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Pagan Christmas -- Reported 1998-12-27 22:07 by Pao Tzu

Pao Tzu's Christmas essay comes in a few days late and a few dollars short. But, considering that no one else but he and Lenny submitted essays, he gets the 1st Runner-up prize in the Pigdog Journal Christmas Essay Contest. It's a travesty of justice, but what can you do? -- Ed.

The Christmas holiday is an adaptation of the pagan winter solstice rites. Pagans in northwestern Europe conducted a yearly celebration which is remarkably similar to the Christmas we know today. There are key differences which I will attempt to enumerate in this essay.

Most pagans lived together in small communities and/or nomadic groups which included all members of their family who were not married out to other communities. In many cases, these family groups were brought together by marriages resulting in common kin. In the western tradition of Christmas, families are scattered about with bookmakers taking long odds as to the probability that everyone will show up. The Christmas holiday is complicated by the exchange of presents which causes many family members not to participate because of their own cheapness.

Gift giving among pagans was almost entirely mutual, utilitarian, and practical. Things commonly exchanged included livestock, lard, intoxicants, and wives. However, in the Western tradition, it is more common for family to give each other bulky items they know will be of absolutely no use. This is the case with beanie babies, furby, popcorn makers, preserved meats, and cars. More often than not, the western practice of gift giving ends with both sides feeling lousy as a result of the exchange. One side for giving too rich a gift, the other for a gift which was poor (i.e. Peter Vella.)

Trees play an important role in the winter holidays. In pagan tradition, these trees were cut down for firewood and the sap which allowed people to paint their bodies with solanaceous plant extracts and dance in a dehydrated frenzy for hours on end. Christmas trees are also used for firewood but this is usually unintentional.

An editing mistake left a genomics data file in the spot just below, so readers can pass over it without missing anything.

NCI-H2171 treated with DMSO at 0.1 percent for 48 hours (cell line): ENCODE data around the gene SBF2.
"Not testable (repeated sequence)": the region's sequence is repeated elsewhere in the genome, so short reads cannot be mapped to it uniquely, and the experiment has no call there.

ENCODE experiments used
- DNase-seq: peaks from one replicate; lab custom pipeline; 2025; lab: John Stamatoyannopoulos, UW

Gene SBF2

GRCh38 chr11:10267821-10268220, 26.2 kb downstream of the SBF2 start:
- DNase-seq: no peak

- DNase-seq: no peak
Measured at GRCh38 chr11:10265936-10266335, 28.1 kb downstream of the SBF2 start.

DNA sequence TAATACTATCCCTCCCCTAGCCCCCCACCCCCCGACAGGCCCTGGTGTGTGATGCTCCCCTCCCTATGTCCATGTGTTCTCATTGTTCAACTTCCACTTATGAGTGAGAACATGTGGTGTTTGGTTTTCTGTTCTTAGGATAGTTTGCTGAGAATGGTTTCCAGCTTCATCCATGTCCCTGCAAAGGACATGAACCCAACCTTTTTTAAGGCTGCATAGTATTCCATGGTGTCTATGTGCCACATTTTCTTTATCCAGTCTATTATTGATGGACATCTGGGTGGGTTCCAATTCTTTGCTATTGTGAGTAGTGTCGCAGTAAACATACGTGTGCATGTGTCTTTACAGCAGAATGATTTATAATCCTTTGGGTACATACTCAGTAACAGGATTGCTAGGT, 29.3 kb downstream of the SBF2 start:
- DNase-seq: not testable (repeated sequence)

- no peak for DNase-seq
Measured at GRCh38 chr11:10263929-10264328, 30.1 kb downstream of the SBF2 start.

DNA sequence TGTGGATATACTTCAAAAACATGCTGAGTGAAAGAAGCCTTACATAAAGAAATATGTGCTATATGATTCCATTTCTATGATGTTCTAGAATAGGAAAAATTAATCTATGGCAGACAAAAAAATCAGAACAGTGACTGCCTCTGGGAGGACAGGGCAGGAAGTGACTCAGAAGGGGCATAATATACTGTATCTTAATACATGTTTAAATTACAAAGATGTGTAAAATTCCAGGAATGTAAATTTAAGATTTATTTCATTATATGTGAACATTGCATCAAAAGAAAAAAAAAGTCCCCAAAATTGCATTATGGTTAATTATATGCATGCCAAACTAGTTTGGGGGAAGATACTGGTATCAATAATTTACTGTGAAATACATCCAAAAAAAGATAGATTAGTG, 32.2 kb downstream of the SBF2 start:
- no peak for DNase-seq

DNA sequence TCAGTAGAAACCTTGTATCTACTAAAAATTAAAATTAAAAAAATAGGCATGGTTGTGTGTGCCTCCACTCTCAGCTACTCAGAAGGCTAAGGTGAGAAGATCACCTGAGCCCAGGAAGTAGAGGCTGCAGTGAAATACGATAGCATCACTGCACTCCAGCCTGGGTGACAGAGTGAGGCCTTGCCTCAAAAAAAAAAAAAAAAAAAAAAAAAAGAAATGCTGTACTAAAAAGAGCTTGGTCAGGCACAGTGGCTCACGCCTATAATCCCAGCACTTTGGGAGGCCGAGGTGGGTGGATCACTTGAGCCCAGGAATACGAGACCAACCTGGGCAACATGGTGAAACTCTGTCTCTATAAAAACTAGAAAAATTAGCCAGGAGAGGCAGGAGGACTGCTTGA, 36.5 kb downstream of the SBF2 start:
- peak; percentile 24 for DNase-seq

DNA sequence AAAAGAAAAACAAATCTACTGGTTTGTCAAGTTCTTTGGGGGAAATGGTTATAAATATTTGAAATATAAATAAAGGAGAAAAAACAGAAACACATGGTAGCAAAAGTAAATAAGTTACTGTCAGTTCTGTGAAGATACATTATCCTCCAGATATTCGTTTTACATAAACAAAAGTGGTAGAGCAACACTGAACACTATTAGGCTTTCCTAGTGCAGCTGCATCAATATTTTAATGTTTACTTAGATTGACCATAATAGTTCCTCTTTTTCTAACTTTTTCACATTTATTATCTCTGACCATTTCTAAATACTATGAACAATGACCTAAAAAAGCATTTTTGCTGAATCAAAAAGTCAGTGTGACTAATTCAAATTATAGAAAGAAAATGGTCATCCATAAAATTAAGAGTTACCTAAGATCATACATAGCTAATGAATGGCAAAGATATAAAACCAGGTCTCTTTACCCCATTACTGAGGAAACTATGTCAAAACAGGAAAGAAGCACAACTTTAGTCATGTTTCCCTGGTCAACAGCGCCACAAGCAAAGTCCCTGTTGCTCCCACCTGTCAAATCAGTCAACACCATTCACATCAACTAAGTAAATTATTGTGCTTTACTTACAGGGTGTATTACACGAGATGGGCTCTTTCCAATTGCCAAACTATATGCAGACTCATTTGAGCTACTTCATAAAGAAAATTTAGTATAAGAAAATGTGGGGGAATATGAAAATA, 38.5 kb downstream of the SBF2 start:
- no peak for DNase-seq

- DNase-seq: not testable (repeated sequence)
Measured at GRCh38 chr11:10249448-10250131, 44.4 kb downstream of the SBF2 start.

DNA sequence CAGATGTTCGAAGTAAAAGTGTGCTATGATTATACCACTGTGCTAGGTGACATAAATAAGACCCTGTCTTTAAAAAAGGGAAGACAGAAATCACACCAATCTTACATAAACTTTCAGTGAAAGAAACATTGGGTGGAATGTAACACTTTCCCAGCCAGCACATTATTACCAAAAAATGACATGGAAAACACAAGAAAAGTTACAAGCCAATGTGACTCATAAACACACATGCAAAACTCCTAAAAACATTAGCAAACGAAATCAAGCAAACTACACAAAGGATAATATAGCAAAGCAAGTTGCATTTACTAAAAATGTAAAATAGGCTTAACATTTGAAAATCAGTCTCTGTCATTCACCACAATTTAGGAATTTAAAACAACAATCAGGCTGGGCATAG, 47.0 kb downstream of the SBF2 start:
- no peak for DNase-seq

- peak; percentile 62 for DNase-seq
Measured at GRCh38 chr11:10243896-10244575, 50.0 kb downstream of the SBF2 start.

A traditional pagan winter meal consists of very cheap but plentiful foodstuffs. Commonly used items are wild berries, mushrooms, and edible shrubs. The reason being that these small communities must eat very little of their staple goods as planting season is months away. Christmas meals usually consist of enough food to fill everyone who showed up as well as for everyone who didn't. This results in an overload of food, making everyone flatulent as well as lazy.

Santa originates from the concept of "cinter claus," a scandanavian demi-god who led a pack of reindeer for the sole purpose of finding thieves, jumping them, and packing their stolen property into his gigantic sled. He commonly was aided by two or three thugs who painted their faces with soot in order shock potential targets. This myth was later translated by Americans into a fat man wearing red who dropped through chimneys and simply left things behind for those who were not thieves.

Chakkahananuh, or however it is spelled, was invented by men with mutilated genitals in an attempt to stretch oil out as long as possible. Gifts are also exchanged during this holiday such as counterfeit diamonds. It is dissimilar from Christmas as everyone is not so encouraged to eat and drink themselves into oblivion. Most people who celebrate this variation of the winter solstice already live with their parents, grandparents, and possibly great-grandparents so there is no need for long-distance travel.

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